REACTING TO THE LOUDEST VOICES IN THE COMMUNITY
Councillors who make decisions to keep the most vocal quiet are not necessarily representing the views of everyone in the community.
The council plan has identified a small branch library for closure because patronage has been falling significantly in recent years. During the same period, pressure on the main branches has increased. The local Friends of the Library group has been running an active media campaign. There have also been noisy demonstrations at council meetings. In the face of this, council has decided, yet again, to defer a decision.
WHAT'S THE PROBLEM?
Council seems to regularly placate the most active and the noisiest elements of the community when making decisions. Because of this, the interests of every section of the community are not being taken into account.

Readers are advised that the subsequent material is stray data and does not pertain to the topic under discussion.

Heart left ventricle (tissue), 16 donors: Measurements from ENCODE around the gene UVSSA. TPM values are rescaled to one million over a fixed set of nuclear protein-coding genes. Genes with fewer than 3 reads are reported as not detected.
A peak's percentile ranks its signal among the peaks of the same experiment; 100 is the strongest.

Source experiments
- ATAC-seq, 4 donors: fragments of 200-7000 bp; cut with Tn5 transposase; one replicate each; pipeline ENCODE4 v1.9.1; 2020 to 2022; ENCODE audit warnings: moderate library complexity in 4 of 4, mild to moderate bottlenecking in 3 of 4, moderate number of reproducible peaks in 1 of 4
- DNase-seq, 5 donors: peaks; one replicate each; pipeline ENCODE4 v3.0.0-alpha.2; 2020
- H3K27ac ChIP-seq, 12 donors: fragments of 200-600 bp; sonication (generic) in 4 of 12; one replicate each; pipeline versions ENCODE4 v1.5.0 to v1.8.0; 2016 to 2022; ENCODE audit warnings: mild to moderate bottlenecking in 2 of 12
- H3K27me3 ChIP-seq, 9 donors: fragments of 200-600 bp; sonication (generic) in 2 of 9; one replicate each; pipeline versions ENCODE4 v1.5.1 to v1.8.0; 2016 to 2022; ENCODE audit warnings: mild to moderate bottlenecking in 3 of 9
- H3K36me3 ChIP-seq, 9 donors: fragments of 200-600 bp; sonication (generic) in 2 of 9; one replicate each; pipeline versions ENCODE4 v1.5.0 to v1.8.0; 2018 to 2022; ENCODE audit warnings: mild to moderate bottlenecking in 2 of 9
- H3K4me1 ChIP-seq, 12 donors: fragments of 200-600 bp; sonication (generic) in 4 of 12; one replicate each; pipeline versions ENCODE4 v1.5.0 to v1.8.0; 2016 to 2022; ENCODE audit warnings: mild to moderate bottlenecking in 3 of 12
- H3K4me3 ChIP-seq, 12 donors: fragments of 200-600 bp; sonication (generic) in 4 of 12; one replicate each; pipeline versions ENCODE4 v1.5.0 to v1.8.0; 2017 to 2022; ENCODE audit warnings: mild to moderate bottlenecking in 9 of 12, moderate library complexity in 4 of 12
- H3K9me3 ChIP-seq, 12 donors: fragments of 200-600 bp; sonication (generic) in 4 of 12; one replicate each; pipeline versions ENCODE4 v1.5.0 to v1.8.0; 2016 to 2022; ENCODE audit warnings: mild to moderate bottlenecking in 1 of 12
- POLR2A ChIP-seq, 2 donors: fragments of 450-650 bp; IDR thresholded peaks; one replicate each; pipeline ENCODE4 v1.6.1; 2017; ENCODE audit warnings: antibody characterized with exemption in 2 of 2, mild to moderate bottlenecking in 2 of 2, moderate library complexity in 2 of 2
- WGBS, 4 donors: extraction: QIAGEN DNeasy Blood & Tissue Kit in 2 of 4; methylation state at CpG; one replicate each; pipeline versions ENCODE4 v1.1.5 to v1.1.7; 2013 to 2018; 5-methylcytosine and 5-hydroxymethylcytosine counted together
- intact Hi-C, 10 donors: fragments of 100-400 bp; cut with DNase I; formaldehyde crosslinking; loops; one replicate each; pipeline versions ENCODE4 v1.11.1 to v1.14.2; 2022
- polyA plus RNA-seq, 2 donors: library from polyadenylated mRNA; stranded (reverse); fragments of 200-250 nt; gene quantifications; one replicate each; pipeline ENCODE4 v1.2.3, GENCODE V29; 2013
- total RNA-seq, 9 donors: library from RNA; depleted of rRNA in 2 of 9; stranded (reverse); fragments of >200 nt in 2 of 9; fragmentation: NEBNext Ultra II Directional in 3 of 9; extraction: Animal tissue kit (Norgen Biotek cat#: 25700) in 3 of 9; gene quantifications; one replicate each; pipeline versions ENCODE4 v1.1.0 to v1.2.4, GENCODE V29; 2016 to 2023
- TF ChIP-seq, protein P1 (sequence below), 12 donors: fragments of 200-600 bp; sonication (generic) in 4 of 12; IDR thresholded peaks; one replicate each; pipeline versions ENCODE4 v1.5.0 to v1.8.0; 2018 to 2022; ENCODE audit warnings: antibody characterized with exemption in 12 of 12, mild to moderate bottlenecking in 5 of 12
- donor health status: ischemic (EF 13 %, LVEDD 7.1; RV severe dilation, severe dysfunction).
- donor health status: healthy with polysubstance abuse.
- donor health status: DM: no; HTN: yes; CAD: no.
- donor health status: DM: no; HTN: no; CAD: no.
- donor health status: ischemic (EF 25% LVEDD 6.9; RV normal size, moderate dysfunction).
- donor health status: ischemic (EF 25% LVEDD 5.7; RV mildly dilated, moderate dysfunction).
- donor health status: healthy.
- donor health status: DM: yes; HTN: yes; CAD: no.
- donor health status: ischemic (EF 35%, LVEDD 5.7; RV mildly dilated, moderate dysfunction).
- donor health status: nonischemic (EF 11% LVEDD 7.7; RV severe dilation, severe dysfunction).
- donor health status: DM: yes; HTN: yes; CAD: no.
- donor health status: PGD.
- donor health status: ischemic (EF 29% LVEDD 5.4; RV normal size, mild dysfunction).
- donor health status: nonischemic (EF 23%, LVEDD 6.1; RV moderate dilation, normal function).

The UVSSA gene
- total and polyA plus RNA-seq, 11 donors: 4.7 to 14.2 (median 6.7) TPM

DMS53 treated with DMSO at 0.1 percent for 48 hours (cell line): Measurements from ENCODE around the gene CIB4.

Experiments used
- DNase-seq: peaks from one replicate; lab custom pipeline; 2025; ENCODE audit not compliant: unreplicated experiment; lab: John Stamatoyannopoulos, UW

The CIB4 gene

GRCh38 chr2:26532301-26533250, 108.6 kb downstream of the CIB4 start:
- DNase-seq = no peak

HOW TO TACKLE THIS SITUATION
- councillors should acknowledge that this is happening and consider which feedback from constituents, community groups and the media is relevant
- councillors need to have another look at the council plan outside of the normal review process
- the mayor should play a leadership role as the leader of all councillors
- councillors must pay attention to the consultation processes – everyone affected by important decisions should be listened to, not just those who shout the loudest
- council should have been aware of stakeholder views before making the decision
- council should review the decision-making processes for their openness and transparency
- the administration needs to ensure the advice reflects all the issues, consequences and options
- councillors need to be reminded that placating the ‘loudest voices’ not only creates precedents which can be difficult to break, but also impacts badly on the public perception of local governments.